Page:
BioText home
Etext home

Law vs. Humanity

This Charles Williams engraving (published by S. W. Fores, December 1817) depicts the occasion in May 1817 when Hone was first brought before Lord Ellenborough after having been arrested on ex officio charges of libel. Hone's health was not very good at the moment and he asked Ellenborough if he might sit down during the proceedings. Ellenborough apparently exclaimed a very loud and emphatic "No!" to Hone's request. As Hone recounts the event, Ellenborough's seeming cruelty was actually bracing to Hone who became all the more set in his opposition to such seemingly cruel and arbitrary treatment. During his first trial, Hone recalled the incident while making his case before the jury. (See First Trial [1818], p. 12.)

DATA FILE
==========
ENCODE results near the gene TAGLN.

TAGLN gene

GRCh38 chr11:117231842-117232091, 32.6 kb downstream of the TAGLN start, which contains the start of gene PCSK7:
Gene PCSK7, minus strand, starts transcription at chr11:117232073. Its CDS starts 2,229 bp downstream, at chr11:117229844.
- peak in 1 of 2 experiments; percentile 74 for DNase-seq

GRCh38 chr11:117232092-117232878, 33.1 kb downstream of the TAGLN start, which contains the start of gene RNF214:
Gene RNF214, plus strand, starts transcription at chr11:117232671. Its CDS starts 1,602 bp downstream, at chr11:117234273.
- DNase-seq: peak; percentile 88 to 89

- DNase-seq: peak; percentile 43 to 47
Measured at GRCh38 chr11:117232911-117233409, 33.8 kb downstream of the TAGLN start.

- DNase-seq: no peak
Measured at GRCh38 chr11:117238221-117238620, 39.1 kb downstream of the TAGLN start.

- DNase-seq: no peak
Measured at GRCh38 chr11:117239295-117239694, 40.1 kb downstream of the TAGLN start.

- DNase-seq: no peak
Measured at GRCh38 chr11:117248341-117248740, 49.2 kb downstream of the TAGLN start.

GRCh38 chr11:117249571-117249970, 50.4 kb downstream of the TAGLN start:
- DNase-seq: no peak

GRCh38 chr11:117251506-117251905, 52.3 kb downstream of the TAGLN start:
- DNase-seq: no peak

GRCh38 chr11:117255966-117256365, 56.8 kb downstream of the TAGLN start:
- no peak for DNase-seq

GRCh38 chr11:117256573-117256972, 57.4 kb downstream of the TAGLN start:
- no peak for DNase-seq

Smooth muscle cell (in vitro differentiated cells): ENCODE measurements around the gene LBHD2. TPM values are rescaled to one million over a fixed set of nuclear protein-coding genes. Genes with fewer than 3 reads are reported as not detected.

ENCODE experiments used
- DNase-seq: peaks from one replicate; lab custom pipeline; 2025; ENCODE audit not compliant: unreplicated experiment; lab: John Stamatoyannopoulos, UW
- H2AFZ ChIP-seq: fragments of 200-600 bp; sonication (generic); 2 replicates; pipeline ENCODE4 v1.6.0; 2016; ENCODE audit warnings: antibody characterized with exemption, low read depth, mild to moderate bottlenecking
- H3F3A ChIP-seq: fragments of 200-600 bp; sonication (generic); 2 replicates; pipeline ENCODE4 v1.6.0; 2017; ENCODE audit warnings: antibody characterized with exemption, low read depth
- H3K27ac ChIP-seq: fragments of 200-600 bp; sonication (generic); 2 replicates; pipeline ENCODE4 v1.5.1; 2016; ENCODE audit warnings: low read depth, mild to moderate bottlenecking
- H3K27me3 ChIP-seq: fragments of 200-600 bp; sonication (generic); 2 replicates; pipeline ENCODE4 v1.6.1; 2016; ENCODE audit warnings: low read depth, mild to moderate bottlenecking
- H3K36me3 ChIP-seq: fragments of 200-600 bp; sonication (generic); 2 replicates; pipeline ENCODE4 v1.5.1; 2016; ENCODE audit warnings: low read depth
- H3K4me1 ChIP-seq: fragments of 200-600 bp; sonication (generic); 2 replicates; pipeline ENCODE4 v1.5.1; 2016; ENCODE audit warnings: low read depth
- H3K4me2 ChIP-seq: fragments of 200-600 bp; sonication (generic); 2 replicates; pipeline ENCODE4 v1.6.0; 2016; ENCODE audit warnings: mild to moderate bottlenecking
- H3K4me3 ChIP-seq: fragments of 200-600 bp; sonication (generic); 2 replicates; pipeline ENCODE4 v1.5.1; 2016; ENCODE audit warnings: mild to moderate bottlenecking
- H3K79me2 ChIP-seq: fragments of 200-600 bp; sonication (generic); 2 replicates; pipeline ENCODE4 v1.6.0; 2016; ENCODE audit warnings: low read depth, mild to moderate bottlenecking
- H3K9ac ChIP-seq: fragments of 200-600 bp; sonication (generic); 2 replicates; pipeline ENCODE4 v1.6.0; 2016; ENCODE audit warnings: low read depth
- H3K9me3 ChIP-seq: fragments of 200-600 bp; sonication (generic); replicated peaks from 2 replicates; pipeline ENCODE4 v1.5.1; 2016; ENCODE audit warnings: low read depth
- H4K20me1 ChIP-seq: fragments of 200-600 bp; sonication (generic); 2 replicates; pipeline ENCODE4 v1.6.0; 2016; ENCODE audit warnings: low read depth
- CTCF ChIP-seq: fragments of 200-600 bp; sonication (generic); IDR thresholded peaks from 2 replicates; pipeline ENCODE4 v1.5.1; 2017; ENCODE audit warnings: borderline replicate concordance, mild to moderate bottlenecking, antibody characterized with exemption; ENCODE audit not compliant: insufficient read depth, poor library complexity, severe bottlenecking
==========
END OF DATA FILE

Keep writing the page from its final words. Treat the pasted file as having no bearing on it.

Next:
The image itself requires little explication. Lord Ellenborough sits at the left; Hone and his companions are at the bar at right; Samuel Shepherd, the Attorney General, is the figure in the center with the ear trumpet. At Hone's feet are two papers entitled "The Society of the Poor Man's Friend" and "The Beggar Girl." Ellenborough's "No!" is loud and long enough to shatter a window in the upper right.

"Law vs. Humanity or a Parody on British Liberty"

(click for larger format image):

Law vs. Humanity

[Image courtesy of the Hone Collection, Adelphi University.]